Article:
We drove to Union Station to park the rental car and then took the metro to the National Archives. We timed it just right, because as we were leaving the rotunda where the founding documents are displayed, the line was out the door. Seeing the actual documents that launched this great nation was literally a spiritual experience for me. And to share that with my children, helping them understand what it meant and why it was special, only made it better. Of course, we did also have a conversation about whether there really was an invisible map on the back of the Declaration, thanks to the movie “National Treasure.”
We then went to the Natural History Museum and the Air and Space Museum. I have to believe that the “Night at the Museum” movies as increased the number of visitors at those museums and maybe all museums. My kids would see a display and start talking about the movie(s) and start quoting lines. It made it a more memorable experience for them.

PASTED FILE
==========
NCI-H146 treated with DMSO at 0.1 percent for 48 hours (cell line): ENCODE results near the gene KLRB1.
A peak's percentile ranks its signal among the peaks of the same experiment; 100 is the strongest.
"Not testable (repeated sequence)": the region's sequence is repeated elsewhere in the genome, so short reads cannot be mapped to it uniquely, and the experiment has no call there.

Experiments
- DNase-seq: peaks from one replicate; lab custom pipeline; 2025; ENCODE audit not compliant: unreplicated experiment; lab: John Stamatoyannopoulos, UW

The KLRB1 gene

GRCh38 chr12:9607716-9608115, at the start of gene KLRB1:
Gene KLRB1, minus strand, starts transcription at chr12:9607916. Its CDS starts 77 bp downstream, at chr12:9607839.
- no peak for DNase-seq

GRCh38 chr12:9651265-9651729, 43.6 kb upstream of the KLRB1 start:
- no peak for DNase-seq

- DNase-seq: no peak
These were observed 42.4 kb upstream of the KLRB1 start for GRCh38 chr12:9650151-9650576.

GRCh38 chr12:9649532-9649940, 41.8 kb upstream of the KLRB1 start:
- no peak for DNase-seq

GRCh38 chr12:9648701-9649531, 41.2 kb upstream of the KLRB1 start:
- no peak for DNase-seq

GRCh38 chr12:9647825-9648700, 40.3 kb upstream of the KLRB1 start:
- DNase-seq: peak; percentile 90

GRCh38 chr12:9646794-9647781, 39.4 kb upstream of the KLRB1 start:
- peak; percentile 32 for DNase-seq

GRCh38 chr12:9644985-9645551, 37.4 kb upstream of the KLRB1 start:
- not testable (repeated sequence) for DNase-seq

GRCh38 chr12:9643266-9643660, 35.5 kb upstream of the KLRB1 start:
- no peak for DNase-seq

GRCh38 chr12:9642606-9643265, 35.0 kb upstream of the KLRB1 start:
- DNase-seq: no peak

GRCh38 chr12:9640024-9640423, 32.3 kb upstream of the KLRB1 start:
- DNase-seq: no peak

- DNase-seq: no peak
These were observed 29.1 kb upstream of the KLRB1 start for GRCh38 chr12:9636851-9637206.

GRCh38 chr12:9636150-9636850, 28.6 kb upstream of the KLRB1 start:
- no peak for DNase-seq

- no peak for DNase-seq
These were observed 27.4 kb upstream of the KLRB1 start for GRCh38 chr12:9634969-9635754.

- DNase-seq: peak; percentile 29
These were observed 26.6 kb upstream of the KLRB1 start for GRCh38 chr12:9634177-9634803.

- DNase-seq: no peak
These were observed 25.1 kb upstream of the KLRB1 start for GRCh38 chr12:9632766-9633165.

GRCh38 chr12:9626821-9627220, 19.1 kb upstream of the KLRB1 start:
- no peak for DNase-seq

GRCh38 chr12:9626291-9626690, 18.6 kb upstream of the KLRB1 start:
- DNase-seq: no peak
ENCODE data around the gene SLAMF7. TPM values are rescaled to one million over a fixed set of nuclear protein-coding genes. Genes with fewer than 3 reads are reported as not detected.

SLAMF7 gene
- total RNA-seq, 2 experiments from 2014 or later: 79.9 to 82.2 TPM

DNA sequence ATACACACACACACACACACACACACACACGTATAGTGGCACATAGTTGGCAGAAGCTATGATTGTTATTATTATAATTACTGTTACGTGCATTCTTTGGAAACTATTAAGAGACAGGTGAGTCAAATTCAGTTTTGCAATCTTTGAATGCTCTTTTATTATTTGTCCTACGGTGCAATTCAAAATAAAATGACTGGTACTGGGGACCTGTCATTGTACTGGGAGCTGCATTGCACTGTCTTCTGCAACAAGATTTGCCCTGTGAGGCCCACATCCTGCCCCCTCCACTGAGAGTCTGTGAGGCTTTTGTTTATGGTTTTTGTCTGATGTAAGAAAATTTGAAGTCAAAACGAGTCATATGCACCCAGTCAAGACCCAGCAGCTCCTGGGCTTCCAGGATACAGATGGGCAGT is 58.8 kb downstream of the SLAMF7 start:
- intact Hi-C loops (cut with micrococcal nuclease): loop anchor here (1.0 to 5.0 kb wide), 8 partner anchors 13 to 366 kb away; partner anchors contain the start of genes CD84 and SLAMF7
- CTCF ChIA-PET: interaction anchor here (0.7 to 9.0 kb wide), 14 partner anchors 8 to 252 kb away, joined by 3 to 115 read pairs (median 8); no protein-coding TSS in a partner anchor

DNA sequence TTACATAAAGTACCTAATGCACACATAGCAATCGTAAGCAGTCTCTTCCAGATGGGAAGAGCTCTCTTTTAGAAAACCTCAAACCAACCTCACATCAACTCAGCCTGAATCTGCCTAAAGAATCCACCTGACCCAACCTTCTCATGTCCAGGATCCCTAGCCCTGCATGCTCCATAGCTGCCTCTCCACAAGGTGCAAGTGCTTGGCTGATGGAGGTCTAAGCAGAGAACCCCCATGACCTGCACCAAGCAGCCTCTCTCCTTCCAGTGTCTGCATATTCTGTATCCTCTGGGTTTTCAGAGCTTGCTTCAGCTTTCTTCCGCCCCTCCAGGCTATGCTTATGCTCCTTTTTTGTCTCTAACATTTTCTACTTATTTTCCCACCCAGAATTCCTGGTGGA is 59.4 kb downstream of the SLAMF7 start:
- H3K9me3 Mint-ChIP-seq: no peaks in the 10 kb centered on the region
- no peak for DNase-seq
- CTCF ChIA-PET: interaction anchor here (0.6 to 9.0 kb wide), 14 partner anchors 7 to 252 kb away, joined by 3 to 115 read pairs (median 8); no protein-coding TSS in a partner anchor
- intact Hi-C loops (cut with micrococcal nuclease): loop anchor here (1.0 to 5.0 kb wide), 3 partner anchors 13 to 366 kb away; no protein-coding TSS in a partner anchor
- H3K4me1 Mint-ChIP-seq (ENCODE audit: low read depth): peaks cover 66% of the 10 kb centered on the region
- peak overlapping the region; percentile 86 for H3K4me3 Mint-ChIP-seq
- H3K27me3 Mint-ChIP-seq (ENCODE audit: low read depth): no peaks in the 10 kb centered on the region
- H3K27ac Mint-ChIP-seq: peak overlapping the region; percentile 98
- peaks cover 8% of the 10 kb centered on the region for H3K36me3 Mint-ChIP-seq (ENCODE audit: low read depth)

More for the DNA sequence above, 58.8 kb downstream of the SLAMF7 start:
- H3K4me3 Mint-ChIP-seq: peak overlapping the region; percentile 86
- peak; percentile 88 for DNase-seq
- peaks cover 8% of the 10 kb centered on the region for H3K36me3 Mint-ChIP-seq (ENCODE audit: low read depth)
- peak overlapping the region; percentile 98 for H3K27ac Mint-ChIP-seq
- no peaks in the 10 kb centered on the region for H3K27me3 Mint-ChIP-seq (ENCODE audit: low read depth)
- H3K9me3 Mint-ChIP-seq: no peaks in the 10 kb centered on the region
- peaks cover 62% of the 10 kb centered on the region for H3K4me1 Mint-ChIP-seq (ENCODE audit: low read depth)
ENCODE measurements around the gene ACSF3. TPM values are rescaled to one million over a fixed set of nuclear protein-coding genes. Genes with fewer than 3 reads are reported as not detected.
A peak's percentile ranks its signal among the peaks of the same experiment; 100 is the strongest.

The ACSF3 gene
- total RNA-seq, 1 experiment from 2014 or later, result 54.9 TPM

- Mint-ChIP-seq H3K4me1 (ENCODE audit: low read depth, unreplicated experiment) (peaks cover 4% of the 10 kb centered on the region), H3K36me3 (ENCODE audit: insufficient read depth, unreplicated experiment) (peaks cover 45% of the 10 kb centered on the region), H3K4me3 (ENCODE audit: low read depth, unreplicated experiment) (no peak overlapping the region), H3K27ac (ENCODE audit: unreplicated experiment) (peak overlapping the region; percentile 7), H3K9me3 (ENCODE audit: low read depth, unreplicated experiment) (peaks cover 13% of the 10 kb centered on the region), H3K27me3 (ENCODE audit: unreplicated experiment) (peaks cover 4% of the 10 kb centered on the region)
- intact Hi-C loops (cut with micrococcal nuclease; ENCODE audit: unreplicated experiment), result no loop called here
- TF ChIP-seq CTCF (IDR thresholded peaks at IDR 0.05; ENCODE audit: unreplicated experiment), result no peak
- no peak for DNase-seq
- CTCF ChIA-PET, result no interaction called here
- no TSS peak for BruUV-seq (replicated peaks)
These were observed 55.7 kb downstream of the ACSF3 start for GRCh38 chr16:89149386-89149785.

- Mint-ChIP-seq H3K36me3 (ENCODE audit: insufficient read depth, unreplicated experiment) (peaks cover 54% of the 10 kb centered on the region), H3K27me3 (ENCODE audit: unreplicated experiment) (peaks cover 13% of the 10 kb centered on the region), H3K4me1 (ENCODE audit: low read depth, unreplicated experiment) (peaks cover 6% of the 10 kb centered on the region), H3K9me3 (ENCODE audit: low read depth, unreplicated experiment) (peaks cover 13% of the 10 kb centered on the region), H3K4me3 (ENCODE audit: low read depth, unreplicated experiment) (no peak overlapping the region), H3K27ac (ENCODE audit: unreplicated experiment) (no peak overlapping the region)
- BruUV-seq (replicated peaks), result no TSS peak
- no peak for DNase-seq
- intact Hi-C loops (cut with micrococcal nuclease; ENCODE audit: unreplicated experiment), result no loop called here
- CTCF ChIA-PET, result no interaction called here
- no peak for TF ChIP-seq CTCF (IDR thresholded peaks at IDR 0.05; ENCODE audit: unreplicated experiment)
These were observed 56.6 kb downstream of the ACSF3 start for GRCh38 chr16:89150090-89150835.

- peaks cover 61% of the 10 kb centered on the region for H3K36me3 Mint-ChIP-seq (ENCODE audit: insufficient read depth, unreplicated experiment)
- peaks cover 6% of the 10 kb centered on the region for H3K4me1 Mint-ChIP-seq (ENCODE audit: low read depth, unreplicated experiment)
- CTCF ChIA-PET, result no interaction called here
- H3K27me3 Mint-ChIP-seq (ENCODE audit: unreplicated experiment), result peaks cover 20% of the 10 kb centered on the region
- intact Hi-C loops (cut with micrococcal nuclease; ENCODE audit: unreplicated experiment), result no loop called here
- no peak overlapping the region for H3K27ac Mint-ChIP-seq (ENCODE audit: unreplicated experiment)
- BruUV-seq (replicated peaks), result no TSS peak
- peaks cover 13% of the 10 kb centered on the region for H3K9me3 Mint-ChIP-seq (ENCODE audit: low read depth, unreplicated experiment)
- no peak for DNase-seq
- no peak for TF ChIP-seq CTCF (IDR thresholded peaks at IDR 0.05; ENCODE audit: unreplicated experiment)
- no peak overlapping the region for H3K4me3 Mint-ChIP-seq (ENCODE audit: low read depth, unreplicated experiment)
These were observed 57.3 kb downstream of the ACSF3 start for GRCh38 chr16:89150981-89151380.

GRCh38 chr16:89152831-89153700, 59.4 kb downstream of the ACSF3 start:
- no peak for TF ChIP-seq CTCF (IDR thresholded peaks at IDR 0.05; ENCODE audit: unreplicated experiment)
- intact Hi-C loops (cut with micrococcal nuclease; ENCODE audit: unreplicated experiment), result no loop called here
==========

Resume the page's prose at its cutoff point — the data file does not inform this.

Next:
We ate dinner at Union Station and then drove to Lincoln Memorial. We first went to the Vietnam Memorial, found the list of Noble’s who are on the wall (there are nine of them) and went and found the inscription of a Noble who was killed the day after I was born. It is a sobering experience to see all the names of those who paid the ultimate sacrifice for our country.
The Lincoln Memorial was an exceptional experience. The kids immediately felt the importance of it, and were very subdued as we entered the temple that honors the man who held the country together. There really is no better way to talk about the importance of a man, than in the shrine that honors him.